Barack Obama's speech this morning on race and politics was favorably received by media commentators, though it may have come too late to prevent the damage done to his campaign. Obama's longtime association with Reverend Jeremiah Wright will link the Illinois Senator in the public's mind (and perhaps in political ads down the road) quite closely to the controversial comments made by Wright that have surfaced in the media during the past several days. While Obama condemned the remarks of Reverend Wright in today's speech, he did not do so forcefully in interviews during the past few days. Moreover, perhaps to his detriment, Obama today strongly defended Wright the man (a subtlety that is not necessarily going to be grasped by the American people).
The problem for Obama is that this controversy on race and politics occurs at a time in which Hillary Clinton had already gained momentum with her victories on March 4th in Texas and Ohio. And it occurs in advance of what will likely be further positive momentum for Clinton: the Senator from New York continues to lead Obama by double digits in Pennsylvania, and will likely win the vast majority of remaining contests through early June. The cold hard political fact is that Obama stands to gain nothing from being embroiled in a discussion of race and politics—those demographics who would be sympathetic to his views, the views of Reverend Wright, or the discussion of the topic generally, have been firmly entrenched in Obama's camp for several weeks (e.g. Obama is already receiving approximately 90 percent of the black vote in the Democratic primaries).
As Obama's unfavorable ratings rise, even if only by 5 or 10 points, superdelegates that were prepared to back Obama because of Clinton's high negatives now may have second thoughts. If Democratic matchup polls against Republican nominee John McCain show slippage for Obama in the remaining few months of the primary season (which was likely to happen anyway as Clinton racked up more states in her column), superdelegates will be nervous that Obama is not a 'winner' come November.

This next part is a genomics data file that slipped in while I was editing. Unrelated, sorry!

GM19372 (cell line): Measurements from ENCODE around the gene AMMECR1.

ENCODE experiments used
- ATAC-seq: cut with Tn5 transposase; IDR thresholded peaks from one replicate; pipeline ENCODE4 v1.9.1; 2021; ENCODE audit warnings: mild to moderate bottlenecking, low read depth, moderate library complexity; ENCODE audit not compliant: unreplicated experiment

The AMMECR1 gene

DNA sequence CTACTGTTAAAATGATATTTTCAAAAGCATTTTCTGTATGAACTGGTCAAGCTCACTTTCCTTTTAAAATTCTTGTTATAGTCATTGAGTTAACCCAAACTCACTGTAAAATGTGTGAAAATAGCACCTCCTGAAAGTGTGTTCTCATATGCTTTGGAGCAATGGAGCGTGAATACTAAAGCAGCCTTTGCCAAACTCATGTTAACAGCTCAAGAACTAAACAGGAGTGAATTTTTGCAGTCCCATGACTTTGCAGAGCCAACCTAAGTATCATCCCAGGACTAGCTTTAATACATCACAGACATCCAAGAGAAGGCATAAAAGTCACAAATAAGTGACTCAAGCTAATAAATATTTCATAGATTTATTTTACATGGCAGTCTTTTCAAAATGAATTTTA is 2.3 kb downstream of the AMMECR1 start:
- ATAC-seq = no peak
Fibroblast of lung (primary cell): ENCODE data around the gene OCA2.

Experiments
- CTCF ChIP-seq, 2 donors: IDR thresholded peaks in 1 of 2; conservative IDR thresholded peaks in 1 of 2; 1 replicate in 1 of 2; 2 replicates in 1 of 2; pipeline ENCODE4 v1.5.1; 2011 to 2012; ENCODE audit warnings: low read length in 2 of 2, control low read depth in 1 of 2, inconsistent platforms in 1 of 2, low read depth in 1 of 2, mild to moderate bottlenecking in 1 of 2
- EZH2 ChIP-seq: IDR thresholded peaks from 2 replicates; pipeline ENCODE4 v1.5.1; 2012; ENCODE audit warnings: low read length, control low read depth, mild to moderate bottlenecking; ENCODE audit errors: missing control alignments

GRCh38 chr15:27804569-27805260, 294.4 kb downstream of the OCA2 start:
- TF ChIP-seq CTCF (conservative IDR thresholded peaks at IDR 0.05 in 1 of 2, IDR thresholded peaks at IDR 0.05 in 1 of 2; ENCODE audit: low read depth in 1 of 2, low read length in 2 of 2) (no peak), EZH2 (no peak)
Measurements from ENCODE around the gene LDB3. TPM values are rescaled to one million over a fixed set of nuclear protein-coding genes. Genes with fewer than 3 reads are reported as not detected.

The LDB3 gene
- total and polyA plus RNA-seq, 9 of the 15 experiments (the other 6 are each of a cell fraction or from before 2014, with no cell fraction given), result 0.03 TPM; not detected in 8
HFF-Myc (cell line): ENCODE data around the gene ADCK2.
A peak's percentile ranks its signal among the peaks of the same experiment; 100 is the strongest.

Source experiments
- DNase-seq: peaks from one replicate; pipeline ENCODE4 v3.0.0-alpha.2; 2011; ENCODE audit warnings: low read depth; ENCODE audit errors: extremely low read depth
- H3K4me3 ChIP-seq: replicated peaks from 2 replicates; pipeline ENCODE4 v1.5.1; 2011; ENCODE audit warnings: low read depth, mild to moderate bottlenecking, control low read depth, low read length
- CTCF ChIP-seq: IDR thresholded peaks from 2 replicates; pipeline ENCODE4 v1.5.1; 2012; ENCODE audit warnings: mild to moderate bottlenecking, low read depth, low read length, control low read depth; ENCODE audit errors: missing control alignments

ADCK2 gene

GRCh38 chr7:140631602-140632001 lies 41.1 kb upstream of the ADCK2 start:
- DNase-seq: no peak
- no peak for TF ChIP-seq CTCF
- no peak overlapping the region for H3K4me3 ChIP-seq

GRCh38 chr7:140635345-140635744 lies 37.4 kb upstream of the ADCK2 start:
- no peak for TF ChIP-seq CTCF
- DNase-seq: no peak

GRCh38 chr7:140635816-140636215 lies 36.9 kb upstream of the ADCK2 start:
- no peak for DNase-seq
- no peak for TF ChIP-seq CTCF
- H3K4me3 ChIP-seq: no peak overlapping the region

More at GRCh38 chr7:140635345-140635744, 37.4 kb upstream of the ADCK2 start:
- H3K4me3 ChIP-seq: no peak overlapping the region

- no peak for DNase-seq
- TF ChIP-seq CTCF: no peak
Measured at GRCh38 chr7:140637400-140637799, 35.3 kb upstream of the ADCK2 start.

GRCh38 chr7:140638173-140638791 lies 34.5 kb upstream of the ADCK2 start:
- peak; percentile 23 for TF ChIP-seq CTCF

But this new problem for Obama may only be revealed at the edges in upcoming closed Democratic primaries—perhaps as many as 35 or 40 percent of Democratic primary voters largely agree with the statements made by Reverend Wright. But Wright's comments are likely to alienate independents and moderate and conservative Democrats, and Clinton will almost certainly be the beneficiary of the latter (and McCain, to a large extent, the former).
Most of the political pundits who have come to the defense of Obama during the past week have insisted white America (and the American media) "do not understand Black churches," in their attempt to deflate the importance of Obama's association with Wright and even the meaning of Wright's own words. But even if that is so, the political point that will not be missed by a growing number of superdelegates is that America is not going to understand black churches any more clearly during the next few months, and a political campaign is not the time they want to educate the American public on this issue.